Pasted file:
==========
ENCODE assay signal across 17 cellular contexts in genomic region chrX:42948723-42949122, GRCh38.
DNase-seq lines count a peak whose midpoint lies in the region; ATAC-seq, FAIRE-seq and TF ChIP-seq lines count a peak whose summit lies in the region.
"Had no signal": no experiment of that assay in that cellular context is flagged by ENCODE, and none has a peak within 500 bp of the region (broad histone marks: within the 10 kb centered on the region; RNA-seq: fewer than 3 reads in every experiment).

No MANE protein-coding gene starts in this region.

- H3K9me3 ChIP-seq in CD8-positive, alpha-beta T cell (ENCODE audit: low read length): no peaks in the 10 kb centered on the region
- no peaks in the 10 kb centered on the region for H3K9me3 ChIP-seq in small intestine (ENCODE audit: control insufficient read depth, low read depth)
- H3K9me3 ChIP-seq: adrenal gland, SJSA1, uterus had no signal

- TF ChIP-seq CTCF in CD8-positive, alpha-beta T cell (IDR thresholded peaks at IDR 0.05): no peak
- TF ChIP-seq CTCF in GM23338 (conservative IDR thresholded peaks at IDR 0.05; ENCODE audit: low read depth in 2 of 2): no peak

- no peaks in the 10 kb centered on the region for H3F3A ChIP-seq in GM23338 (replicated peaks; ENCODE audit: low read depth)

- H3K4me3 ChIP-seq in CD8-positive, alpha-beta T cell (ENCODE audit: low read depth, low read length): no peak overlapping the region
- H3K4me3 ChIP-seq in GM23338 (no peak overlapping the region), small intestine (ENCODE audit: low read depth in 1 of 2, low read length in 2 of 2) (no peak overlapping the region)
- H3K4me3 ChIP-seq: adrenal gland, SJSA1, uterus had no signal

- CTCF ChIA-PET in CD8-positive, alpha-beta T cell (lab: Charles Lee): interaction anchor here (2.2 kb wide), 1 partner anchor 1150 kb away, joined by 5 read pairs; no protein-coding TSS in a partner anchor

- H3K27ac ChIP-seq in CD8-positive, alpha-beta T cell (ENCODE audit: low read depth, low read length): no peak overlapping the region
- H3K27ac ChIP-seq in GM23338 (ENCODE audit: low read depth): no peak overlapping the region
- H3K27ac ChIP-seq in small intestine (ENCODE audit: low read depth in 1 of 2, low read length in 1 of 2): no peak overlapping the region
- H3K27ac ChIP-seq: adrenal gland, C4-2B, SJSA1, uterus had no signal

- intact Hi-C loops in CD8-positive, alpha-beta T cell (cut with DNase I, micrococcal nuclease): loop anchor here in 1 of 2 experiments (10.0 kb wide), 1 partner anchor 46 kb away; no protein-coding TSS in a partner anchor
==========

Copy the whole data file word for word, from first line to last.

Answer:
ENCODE assay signal across 17 cellular contexts in genomic region chrX:42948723-42949122, GRCh38.
DNase-seq lines count a peak whose midpoint lies in the region; ATAC-seq, FAIRE-seq and TF ChIP-seq lines count a peak whose summit lies in the region.
"Had no signal": no experiment of that assay in that cellular context is flagged by ENCODE, and none has a peak within 500 bp of the region (broad histone marks: within the 10 kb centered on the region; RNA-seq: fewer than 3 reads in every experiment).

No MANE protein-coding gene starts in this region.

- H3K9me3 ChIP-seq in CD8-positive, alpha-beta T cell (ENCODE audit: low read length): no peaks in the 10 kb centered on the region
- no peaks in the 10 kb centered on the region for H3K9me3 ChIP-seq in small intestine (ENCODE audit: control insufficient read depth, low read depth)
- H3K9me3 ChIP-seq: adrenal gland, SJSA1, uterus had no signal

- TF ChIP-seq CTCF in CD8-positive, alpha-beta T cell (IDR thresholded peaks at IDR 0.05): no peak
- TF ChIP-seq CTCF in GM23338 (conservative IDR thresholded peaks at IDR 0.05; ENCODE audit: low read depth in 2 of 2): no peak

- no peaks in the 10 kb centered on the region for H3F3A ChIP-seq in GM23338 (replicated peaks; ENCODE audit: low read depth)

- H3K4me3 ChIP-seq in CD8-positive, alpha-beta T cell (ENCODE audit: low read depth, low read length): no peak overlapping the region
- H3K4me3 ChIP-seq in GM23338 (no peak overlapping the region), small intestine (ENCODE audit: low read depth in 1 of 2, low read length in 2 of 2) (no peak overlapping the region)
- H3K4me3 ChIP-seq: adrenal gland, SJSA1, uterus had no signal

- CTCF ChIA-PET in CD8-positive, alpha-beta T cell (lab: Charles Lee): interaction anchor here (2.2 kb wide), 1 partner anchor 1150 kb away, joined by 5 read pairs; no protein-coding TSS in a partner anchor

- H3K27ac ChIP-seq in CD8-positive, alpha-beta T cell (ENCODE audit: low read depth, low read length): no peak overlapping the region
- H3K27ac ChIP-seq in GM23338 (ENCODE audit: low read depth): no peak overlapping the region
- H3K27ac ChIP-seq in small intestine (ENCODE audit: low read depth in 1 of 2, low read length in 1 of 2): no peak overlapping the region
- H3K27ac ChIP-seq: adrenal gland, C4-2B, SJSA1, uterus had no signal

- intact Hi-C loops in CD8-positive, alpha-beta T cell (cut with DNase I, micrococcal nuclease): loop anchor here in 1 of 2 experiments (10.0 kb wide), 1 partner anchor 46 kb away; no protein-coding TSS in a partner anchor